Light Source by E. S. Strout


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Post June 24, 2012, 09:54:09 PM

Light Source by E. S. Strout

Gino has treated us to another fast-paced space opera in his customary style. I think these stories would be better if he would slow down and work on better characterization, though. The best we have here is of the main character, who comes across as impatient and a little tough; the rest have no 'inner person' to them, if you will, and Paula has just a tiny bit. Not enough. Interpersonal conflict is only of the most superficial variety, and inner conflict within characters is pretty much missing completely.

One thing stopped me right away:

The attaché case's lock was a shiny, featureless black square that glinted in the tenebrous light. "Spook Central," Paula whispered. The lock disintegrated in a shower of glittering particles.


When I read that, the first thing I thought was, "Isn't that going to be a little rough on the station's air filters?" Sorry. And, I know, a gram or two more or less of airborne detritus won't be noticed aboard a large installation. It seemed like an odd way to make a lock, though.

Another thing I noticed was that Paula's field of expertise had no part in the solution to the problem -- she just happened to be the only person around who could communicate with the other party. This doesn't hurt the story; it was just something I noticed.
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Post June 24, 2012, 10:01:34 PM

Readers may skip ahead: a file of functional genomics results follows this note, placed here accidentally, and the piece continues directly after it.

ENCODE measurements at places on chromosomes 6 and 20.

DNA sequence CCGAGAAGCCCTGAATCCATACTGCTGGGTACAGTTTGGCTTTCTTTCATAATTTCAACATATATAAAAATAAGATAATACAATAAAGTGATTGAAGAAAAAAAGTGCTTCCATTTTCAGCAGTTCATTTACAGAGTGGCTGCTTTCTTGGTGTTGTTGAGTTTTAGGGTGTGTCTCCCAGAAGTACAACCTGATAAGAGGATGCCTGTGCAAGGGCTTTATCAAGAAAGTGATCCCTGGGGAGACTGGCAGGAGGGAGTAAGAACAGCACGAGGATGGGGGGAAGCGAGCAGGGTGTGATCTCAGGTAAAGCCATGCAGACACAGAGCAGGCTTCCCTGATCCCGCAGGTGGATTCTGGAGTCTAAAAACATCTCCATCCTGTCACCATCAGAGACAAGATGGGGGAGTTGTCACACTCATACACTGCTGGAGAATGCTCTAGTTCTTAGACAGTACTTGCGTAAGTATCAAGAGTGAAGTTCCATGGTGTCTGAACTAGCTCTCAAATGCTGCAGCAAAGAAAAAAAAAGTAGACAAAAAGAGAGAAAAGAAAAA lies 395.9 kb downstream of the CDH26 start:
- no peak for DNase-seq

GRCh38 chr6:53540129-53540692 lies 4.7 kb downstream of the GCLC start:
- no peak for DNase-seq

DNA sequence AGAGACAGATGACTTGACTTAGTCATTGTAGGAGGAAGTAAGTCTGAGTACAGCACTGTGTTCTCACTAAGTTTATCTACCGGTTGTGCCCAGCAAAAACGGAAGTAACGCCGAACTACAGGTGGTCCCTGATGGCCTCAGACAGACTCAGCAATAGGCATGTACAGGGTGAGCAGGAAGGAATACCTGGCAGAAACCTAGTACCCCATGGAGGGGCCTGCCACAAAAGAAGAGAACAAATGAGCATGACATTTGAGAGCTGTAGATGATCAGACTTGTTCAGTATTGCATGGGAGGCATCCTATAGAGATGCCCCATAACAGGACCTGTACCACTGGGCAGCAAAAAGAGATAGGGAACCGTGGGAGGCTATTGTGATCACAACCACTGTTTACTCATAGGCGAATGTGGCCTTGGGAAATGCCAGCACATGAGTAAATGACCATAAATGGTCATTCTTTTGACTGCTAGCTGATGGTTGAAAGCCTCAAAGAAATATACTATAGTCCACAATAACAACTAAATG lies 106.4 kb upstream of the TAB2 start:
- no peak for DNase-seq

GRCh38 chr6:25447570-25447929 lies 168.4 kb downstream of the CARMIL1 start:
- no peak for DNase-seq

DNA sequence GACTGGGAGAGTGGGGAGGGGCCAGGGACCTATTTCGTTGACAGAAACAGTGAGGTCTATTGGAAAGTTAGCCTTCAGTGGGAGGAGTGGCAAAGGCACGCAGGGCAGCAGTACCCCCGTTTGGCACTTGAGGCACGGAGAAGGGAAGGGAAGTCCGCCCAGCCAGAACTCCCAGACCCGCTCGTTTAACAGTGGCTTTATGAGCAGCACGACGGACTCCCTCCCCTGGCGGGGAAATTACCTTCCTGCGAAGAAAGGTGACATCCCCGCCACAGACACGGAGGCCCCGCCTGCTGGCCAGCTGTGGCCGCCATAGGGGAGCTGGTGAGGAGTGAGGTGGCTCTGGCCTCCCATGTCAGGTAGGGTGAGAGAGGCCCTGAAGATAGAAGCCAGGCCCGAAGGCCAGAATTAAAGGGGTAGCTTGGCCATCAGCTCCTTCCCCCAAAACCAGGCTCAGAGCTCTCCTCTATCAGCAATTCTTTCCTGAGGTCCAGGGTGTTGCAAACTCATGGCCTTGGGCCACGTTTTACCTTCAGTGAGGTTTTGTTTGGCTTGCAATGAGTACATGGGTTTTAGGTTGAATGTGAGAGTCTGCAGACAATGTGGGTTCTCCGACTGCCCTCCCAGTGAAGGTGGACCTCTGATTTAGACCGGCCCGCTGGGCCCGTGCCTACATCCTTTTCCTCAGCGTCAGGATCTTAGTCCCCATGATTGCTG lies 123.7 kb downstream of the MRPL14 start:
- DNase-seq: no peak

Re: Light Source by E. S. Strout

Lester Curtis wrote:Gino has treated us to another fast-paced space opera in his customary style. I think these stories would be better if he would slow down and work on better characterization, though. The best we have here is of the main character, who comes across as impatient and a little tough; the rest have no 'inner person' to them, if you will, and Paula has just a tiny bit. Not enough. Interpersonal conflict is only of the most superficial variety, and inner conflict within characters is pretty much missing completely.

One thing stopped me right away:

The attaché case's lock was a shiny, featureless black square that glinted in the tenebrous light. "Spook Central," Paula whispered. The lock disintegrated in a shower of glittering particles.


When I read that, the first thing I thought was, "Isn't that going to be a little rough on the station's air filters?" Sorry. And, I know, a gram or two more or less of airborne detritus won't be noticed aboard a large installation. It seemed like an odd way to make a lock, though.

Another thing I noticed was that Paula's field of expertise had no part in the solution to the problem -- she just happened to be the only person around who could communicate with the other party. This doesn't hurt the story; it was just something I noticed.

May I say Lester, this is a fabulous review/critique. You lay your points in there with helpful suggestions on how to make it better. I'm sure Gino will appreciate this. I know I do! :wink:

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Post June 25, 2012, 07:46:38 PM

Re: Light Source by E. S. Strout

Thanks Lester. I welcome all critiques and absorb them as I continue to (hopefully) grow as a writer. Light Source was written in 2004 and was sequestered in my disorganized filing system. The term space opera I save for such dreck as Star Trek, although I'll admit I never missed an episode. Perhaps Bill will favor me with one of his incisive critiques.

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Post June 25, 2012, 08:01:15 PM

Re: Light Source by E. S. Strout

Hope I didn't offend, Gino. To me, 'space opera' is a sub-genre, not an insult. Your stories aren't as melodramatic as some space operas, but what you have in common is a quick-to-read style with a lot of action, and not as much emphasis on character.
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Post July 10, 2012, 08:56:24 PM

Re: Light Source by E. S. Strout

Lester Curtis wrote:One thing stopped me right away: